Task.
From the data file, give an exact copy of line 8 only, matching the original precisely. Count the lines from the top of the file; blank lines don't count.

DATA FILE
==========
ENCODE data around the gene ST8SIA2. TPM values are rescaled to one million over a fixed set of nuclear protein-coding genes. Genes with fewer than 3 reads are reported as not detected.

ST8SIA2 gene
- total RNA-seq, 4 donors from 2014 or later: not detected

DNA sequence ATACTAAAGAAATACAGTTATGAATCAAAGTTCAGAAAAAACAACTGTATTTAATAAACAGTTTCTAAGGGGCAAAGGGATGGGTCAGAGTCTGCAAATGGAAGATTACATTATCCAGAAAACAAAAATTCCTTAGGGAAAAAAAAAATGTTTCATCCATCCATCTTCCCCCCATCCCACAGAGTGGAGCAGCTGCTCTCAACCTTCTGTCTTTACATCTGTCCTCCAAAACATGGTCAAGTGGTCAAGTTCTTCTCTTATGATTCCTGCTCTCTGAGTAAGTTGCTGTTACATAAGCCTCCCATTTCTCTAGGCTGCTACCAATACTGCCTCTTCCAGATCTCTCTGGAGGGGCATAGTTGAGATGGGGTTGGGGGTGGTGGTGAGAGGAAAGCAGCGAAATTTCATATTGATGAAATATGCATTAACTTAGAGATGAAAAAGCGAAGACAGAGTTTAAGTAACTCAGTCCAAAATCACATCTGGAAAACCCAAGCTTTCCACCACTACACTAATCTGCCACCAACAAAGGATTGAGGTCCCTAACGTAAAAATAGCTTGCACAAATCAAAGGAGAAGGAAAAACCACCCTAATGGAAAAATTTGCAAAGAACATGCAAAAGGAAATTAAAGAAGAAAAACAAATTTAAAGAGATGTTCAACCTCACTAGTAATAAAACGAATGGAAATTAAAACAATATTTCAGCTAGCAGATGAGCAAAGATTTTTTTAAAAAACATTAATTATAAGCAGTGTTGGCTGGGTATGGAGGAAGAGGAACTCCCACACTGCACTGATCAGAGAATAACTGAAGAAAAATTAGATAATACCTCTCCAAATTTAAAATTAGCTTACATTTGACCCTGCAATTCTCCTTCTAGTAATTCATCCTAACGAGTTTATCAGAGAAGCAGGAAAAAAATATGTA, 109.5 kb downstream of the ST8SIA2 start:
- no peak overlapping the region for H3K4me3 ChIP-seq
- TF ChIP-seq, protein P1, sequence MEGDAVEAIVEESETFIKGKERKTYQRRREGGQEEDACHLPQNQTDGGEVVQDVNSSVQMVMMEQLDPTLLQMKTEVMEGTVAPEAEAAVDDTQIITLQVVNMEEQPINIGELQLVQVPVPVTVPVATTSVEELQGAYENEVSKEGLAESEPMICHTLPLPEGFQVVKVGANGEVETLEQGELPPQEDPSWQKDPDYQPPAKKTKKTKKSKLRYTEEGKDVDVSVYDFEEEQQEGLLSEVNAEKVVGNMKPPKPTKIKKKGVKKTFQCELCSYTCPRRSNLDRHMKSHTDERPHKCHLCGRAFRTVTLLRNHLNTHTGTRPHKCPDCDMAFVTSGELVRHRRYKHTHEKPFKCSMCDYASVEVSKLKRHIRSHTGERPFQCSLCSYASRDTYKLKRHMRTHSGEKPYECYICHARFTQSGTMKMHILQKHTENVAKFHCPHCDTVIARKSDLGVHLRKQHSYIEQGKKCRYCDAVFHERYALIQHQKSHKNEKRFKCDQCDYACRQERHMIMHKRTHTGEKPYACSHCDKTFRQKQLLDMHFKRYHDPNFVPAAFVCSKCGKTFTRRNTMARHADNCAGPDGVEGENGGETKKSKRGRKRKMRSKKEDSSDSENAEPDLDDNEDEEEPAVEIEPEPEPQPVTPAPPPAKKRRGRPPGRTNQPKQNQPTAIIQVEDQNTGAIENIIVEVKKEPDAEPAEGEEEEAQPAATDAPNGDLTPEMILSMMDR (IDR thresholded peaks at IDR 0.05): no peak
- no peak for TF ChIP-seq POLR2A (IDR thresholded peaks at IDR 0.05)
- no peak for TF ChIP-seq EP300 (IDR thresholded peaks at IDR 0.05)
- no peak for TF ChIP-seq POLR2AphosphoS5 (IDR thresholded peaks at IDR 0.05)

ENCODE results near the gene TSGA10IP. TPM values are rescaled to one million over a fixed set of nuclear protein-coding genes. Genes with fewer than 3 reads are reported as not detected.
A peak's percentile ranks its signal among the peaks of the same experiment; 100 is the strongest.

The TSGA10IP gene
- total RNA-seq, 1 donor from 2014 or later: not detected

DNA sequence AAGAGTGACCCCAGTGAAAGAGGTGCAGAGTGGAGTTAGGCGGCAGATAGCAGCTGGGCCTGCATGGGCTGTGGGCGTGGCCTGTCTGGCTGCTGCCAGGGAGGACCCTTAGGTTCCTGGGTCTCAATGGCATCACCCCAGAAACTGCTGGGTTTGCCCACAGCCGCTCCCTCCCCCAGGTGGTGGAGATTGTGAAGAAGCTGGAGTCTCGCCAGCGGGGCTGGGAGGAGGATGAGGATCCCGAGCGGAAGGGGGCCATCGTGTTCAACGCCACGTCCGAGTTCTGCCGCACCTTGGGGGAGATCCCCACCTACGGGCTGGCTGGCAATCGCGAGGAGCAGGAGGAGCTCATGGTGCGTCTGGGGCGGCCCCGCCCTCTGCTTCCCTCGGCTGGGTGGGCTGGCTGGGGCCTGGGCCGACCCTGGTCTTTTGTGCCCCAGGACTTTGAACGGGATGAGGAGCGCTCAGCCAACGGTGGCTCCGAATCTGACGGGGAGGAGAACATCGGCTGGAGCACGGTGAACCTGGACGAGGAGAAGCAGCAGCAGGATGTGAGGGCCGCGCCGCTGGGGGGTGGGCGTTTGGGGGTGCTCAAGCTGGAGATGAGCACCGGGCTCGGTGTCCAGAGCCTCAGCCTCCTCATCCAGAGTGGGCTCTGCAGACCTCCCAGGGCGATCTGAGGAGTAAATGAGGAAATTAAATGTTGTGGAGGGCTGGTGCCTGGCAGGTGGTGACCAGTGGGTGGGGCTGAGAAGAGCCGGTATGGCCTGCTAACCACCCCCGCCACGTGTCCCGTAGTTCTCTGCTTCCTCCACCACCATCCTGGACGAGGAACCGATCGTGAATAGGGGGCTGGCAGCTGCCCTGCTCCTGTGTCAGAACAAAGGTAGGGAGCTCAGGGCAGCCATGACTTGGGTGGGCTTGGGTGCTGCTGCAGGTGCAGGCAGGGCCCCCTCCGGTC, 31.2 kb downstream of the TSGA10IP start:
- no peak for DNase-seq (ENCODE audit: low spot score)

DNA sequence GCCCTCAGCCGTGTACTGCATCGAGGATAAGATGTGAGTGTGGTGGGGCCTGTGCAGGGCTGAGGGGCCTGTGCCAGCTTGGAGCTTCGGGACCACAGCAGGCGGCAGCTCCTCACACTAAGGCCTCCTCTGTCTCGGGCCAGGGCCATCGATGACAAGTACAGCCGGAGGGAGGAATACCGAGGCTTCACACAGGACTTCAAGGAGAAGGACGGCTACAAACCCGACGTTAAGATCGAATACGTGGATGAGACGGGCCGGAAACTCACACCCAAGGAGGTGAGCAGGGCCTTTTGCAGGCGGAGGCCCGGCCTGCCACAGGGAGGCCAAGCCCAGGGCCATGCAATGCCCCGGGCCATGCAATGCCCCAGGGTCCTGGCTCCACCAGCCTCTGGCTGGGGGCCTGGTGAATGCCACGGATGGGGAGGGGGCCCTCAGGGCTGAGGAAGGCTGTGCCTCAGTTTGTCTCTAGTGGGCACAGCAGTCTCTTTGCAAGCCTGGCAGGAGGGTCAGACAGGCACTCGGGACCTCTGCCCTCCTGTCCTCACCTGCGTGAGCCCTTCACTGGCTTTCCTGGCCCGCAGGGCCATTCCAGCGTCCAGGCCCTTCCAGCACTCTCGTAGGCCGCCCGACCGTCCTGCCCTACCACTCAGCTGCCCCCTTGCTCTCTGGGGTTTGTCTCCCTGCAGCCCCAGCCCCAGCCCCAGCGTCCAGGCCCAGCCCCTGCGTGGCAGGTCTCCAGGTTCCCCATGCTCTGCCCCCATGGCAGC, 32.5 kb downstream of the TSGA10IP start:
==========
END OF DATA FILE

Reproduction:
- no peak for TF ChIP-seq EP300 (IDR thresholded peaks at IDR 0.05)